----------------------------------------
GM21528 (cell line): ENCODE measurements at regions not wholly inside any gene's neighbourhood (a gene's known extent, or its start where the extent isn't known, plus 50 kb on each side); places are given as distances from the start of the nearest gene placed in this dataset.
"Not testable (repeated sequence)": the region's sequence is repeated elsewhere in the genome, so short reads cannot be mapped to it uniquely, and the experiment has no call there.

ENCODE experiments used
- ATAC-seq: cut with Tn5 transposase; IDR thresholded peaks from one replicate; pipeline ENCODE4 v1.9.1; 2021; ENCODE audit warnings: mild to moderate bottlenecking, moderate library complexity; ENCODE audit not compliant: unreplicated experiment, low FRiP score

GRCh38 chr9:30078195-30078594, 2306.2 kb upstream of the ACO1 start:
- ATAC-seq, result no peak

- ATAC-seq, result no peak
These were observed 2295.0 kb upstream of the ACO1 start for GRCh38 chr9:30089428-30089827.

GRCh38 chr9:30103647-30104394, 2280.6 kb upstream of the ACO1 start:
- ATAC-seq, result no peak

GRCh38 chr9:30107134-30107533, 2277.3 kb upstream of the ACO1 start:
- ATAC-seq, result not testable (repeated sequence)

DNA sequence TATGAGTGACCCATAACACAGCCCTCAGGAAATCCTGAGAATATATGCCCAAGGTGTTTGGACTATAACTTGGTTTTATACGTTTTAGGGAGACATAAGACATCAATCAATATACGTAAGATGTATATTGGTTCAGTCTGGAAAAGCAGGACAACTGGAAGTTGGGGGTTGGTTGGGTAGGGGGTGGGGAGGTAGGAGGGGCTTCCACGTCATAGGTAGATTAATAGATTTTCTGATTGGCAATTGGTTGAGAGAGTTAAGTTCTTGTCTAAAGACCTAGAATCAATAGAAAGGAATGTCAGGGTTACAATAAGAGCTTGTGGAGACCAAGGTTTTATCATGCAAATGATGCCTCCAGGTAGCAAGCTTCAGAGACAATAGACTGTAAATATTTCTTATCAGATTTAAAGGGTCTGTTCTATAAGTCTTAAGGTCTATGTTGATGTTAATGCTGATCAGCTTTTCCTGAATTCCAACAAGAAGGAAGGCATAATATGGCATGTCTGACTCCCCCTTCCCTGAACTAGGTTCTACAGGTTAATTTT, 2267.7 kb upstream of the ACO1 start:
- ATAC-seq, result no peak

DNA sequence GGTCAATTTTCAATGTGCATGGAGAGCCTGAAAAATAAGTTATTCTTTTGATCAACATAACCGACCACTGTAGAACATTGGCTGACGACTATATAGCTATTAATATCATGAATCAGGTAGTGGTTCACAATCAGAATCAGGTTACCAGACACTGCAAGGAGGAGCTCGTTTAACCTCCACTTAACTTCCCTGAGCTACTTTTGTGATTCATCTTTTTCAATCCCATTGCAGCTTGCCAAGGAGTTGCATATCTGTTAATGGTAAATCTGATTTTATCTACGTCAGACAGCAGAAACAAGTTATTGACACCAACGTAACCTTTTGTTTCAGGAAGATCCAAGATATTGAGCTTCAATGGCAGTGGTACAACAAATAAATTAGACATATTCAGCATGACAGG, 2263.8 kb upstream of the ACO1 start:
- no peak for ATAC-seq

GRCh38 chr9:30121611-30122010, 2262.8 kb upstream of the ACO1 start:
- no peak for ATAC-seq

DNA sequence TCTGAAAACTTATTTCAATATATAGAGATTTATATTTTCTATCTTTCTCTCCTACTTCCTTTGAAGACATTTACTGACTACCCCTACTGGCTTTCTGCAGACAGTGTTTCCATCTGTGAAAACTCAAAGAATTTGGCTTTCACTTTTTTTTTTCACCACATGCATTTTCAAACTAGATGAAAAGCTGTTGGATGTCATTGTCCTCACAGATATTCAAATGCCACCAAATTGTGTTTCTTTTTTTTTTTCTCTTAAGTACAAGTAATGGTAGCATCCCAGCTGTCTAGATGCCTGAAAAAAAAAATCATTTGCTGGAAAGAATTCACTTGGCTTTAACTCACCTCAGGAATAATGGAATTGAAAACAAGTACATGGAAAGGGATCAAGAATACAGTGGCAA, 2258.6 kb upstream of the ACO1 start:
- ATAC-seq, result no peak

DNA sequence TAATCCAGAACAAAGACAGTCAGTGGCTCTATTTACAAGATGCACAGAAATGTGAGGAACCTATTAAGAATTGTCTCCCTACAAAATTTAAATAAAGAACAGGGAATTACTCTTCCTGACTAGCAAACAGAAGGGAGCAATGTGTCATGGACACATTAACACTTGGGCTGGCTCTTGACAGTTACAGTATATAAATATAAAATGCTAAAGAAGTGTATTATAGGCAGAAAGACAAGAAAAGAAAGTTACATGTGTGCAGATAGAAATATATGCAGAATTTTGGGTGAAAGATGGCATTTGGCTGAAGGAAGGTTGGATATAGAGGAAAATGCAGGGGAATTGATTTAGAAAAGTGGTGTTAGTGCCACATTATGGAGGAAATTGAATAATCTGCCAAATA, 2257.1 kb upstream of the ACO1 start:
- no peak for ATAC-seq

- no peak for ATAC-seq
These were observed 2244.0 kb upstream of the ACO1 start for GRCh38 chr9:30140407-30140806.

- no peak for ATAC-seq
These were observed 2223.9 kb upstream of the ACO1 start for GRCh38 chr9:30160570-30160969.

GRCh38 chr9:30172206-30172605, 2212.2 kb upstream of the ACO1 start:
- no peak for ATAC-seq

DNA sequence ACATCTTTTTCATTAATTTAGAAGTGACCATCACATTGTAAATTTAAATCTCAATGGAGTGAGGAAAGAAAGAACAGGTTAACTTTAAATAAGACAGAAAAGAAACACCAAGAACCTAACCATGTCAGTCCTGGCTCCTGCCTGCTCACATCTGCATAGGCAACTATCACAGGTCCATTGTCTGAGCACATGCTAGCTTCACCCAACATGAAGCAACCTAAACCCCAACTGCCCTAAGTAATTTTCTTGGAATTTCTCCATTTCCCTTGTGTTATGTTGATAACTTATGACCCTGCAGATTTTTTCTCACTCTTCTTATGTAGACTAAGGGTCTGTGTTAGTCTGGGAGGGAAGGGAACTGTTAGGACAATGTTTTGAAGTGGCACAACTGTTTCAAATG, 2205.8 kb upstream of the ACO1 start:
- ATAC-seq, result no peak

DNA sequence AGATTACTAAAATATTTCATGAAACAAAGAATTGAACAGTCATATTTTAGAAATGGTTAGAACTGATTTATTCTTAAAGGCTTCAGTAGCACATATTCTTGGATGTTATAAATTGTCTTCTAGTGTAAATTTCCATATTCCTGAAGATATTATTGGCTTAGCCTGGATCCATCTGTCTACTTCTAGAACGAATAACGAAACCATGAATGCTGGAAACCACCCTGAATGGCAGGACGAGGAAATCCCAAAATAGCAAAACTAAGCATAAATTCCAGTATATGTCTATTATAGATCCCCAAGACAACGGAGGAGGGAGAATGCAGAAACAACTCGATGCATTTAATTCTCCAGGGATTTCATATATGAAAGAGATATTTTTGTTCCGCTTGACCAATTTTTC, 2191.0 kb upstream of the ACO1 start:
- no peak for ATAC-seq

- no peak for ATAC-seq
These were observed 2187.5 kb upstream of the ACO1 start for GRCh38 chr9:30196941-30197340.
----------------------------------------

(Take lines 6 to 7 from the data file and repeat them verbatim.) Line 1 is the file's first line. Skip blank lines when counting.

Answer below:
- ATAC-seq, result no peak

- ATAC-seq, result no peak